I had my first extended stint as Mr. Mom since the new baby came, and it didn’t start out so well. The baby didn’t want to sleep all day, which isn’t really a crisis, and is understandable, considering that I had nothing more soothing than a bottle to put into his mouth. But it would have been nice if he could have taken a short nap just to let me get organized before setting upon me with his verbal assault.
A crying toddler, on the other hand, is always a crisis – to the toddler anyway. And it does distract from Daddy’s ability to soothe a crying baby, which he’s not really very good at in the first place.
The three-year-old announced that he had to go potty. No problem. He’s adept at climbing onto the toilet and getting the party started all by himself. He wouldn’t need any help for a few minutes. Meanwhile, Daddy could keep arguing with the baby.
After a little while, I went into the bathroom to check on the boy. His pants were down, but he wasn’t sitting on the potty. He was standing with his shirt hiked up behind him, using two hands to buff his lower back with a hand towel. It looked like he had a bad itch.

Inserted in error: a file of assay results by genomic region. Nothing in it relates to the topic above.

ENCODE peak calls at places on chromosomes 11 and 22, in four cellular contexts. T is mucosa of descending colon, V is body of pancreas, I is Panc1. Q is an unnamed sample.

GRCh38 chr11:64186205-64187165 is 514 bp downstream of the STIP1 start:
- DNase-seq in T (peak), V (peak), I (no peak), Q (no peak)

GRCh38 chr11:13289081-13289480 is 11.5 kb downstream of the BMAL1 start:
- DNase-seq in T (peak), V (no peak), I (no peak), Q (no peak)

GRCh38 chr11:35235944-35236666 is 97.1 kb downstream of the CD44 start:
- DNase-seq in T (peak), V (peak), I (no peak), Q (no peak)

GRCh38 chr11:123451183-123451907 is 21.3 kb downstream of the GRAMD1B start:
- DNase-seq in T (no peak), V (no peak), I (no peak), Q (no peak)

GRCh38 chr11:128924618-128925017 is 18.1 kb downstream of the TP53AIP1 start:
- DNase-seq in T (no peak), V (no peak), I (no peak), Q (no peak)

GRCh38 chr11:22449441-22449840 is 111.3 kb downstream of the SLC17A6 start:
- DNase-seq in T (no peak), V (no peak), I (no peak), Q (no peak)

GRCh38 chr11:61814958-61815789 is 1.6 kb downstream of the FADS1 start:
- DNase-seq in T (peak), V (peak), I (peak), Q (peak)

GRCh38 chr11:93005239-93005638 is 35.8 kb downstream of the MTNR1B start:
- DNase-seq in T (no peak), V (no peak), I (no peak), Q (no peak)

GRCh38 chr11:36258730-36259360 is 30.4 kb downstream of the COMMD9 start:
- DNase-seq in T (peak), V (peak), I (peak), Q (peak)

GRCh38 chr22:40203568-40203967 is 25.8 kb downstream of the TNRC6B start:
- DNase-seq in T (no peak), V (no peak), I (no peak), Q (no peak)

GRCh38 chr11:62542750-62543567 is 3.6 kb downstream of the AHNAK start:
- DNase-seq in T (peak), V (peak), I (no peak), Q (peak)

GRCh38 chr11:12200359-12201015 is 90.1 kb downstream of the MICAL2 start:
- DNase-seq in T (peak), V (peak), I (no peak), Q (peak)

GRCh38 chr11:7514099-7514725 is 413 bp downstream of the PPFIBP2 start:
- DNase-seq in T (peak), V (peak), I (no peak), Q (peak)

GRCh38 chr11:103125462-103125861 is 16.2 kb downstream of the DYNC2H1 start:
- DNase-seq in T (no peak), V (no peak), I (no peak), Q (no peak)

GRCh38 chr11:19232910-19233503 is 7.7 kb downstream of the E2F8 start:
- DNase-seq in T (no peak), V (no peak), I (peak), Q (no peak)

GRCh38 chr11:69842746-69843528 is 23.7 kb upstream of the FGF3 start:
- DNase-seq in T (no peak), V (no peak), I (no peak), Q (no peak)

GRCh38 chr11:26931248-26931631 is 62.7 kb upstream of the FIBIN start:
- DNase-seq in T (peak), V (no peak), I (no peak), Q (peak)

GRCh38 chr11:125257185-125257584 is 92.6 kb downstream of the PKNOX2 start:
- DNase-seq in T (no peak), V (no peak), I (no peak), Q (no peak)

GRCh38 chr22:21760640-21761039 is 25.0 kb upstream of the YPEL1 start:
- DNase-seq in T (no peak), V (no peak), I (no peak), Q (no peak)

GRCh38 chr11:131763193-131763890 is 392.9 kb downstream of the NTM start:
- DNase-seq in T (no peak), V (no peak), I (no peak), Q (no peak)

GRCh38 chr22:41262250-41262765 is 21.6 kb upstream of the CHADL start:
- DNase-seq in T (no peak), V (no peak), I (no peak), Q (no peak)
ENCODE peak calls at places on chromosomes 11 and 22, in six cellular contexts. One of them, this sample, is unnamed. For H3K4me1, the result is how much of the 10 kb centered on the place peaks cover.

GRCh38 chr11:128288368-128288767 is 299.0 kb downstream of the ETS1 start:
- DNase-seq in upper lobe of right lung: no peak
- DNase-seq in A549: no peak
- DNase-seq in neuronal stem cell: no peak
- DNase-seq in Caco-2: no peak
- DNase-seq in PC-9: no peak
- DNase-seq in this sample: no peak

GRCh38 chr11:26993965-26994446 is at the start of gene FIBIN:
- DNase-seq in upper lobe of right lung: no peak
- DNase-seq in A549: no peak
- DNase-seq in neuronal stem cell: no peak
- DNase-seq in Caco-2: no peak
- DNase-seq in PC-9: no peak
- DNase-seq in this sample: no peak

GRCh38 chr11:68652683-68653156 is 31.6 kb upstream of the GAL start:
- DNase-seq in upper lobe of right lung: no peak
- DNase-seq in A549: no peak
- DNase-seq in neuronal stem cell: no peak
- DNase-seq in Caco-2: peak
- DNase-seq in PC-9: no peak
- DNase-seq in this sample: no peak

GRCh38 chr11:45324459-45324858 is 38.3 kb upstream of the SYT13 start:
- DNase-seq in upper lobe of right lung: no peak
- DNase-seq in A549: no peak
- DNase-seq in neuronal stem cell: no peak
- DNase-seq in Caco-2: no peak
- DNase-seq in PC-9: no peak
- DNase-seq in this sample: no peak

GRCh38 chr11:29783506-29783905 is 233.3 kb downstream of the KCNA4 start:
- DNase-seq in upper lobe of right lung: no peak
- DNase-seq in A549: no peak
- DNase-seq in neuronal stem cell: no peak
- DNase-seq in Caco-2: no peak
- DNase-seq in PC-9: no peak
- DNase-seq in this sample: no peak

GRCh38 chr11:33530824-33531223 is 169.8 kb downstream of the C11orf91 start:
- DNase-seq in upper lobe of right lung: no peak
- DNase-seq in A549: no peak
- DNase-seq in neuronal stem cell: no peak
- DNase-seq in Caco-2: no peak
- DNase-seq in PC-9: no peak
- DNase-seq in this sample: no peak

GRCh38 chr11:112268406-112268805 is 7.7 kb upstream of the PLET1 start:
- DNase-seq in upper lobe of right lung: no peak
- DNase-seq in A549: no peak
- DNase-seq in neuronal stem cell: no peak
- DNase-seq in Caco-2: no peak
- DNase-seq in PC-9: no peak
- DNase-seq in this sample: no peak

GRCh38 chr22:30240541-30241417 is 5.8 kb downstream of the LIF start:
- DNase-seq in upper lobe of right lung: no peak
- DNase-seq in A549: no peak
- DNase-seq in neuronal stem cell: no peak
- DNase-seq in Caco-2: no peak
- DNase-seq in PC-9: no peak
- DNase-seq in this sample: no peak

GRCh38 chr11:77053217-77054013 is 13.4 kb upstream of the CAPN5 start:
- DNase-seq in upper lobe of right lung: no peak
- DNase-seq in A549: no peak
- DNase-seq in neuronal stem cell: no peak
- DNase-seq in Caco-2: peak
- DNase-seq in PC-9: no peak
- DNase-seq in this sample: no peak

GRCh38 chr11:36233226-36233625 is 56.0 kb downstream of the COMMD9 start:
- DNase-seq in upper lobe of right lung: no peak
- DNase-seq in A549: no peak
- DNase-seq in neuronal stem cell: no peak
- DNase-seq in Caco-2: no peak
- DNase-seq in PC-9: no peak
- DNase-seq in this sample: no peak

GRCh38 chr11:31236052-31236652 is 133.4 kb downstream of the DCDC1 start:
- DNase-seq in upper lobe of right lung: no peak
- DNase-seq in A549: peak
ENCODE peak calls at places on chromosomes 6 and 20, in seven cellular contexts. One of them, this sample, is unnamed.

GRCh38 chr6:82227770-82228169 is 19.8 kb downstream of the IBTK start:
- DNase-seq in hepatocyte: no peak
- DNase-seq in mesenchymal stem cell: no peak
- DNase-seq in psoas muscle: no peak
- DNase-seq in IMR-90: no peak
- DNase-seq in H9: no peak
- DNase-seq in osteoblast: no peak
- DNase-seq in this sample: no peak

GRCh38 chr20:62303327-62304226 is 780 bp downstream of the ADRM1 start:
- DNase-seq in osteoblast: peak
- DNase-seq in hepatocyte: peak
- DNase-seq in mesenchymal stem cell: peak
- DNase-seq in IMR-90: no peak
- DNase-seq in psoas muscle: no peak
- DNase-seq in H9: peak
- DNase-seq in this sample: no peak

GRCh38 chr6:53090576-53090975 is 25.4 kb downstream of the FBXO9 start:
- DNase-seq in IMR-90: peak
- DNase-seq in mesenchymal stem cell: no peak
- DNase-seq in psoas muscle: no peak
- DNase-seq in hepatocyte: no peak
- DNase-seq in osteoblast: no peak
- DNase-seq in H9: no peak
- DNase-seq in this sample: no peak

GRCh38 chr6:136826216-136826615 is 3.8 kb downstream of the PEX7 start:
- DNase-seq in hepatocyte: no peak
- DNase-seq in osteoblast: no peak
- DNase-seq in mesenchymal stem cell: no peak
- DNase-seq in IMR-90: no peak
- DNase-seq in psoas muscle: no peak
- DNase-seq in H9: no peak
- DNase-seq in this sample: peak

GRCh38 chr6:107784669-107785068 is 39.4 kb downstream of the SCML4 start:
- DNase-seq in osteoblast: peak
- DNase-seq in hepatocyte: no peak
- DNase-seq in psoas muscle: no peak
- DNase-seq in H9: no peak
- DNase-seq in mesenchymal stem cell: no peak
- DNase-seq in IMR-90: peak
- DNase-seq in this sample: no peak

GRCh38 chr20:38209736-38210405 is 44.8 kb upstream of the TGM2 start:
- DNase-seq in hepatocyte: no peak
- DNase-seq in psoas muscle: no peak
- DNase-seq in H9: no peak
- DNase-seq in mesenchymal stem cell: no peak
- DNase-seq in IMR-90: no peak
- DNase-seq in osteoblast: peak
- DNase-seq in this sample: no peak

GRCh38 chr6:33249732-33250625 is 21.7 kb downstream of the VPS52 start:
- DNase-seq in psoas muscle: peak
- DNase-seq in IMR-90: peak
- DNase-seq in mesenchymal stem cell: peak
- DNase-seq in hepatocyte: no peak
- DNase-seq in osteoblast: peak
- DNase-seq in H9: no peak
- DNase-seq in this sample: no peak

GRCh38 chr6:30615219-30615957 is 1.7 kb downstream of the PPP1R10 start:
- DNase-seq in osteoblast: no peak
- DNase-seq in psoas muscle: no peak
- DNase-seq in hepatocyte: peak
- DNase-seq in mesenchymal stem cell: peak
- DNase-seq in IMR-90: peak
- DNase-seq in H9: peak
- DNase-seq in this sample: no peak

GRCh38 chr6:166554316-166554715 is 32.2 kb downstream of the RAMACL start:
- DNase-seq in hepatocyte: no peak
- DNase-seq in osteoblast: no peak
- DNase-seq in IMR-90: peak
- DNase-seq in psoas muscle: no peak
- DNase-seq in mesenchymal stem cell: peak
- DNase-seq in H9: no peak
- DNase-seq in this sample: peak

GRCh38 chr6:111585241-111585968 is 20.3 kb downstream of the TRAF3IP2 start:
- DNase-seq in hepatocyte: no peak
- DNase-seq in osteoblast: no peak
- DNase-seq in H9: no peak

“What’s going on?” I asked, not even in that accusing tone I most often use.
He burst into tears. Now, toddlers are pretty clever folks, but two things they have never effectively learned to do at the same time are cry and answer a lot of pointless questions. The boy made no attempt at words. He focused all his attention upon his wailing. The baby heard his song and picked up the harmony.
“I can’t have two crying kids,” I told him, a little in that annoyed father tone I most often use. “Tell me what’s wrong.”
For a second, he tried to say something, but the crying would not relent.
“Stop crying and tell me what’s wrong,” I insisted, comfortingly, instead of in the impatient tone I most often use.
“My shirt’s wet,” he choked out between sobs.
“How’d your shirt get wet?” I asked. You can probably imagine all the tonal cues from here.
“I don’t know.”
When my son says, “I don’t know,” it means one of the following, in order of frequency:
a.) “I think the truth might get me into trouble, so I’m pleading the fifth.”
b.) “I’m really embarrassed and I’d rather not talk about it.”
c.) “I don’t know.” This last example is a rare usage, usually reserved for questions of an academic nature (e.g. “What number comes after 19?”).
I may not be the world’s most perceptive parent, but I know there are only two sources of water in our downstairs bathroom, and I didn’t hear the sink running. Further investigation revealed that his toddler potty seat was over in the corner, where it could do nothing toward keeping him high and dry.
“Did you fall in?” I asked.
“Okay. Take off your shirt. I’ll get you a new one.”
I got him cleaned up and settled back into the world. We spoke no more of the incident. I didn’t even laugh, and I want credit for that. Somebody falls into the toilet and a guy with four brothers doesn’t even laugh. That’s love, pure and simple.
I think the baby might have laughed though. He stopped crying for minute, which is as good as a laugh to me. But I guess he has to laugh at this kind of stuff. It’s his brother.